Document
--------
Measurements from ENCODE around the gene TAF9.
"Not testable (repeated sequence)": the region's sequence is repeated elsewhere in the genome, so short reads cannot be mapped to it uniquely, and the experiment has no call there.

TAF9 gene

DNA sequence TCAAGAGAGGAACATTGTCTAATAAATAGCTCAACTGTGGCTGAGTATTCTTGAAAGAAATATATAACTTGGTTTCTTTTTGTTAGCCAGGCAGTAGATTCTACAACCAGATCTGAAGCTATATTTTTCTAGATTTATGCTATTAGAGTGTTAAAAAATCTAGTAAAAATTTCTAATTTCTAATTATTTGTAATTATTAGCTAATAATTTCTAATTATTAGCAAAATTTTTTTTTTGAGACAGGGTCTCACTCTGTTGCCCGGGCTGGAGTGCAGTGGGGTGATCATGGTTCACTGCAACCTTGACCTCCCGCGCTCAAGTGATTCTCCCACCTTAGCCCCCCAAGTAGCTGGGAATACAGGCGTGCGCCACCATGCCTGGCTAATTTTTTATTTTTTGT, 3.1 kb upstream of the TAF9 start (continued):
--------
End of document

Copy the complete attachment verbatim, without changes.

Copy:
Measurements from ENCODE around the gene TAF9.
"Not testable (repeated sequence)": the region's sequence is repeated elsewhere in the genome, so short reads cannot be mapped to it uniquely, and the experiment has no call there.

TAF9 gene

DNA sequence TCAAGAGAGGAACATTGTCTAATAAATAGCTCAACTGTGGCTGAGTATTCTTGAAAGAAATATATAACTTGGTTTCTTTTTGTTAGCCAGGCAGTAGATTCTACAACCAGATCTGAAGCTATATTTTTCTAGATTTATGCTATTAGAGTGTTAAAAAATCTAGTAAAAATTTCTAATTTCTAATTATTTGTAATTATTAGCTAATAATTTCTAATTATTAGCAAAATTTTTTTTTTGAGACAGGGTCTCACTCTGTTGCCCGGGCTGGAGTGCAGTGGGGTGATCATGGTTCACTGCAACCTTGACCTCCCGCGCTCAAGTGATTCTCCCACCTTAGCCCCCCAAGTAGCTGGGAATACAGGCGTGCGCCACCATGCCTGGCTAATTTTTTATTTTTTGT, 3.1 kb upstream of the TAF9 start (continued):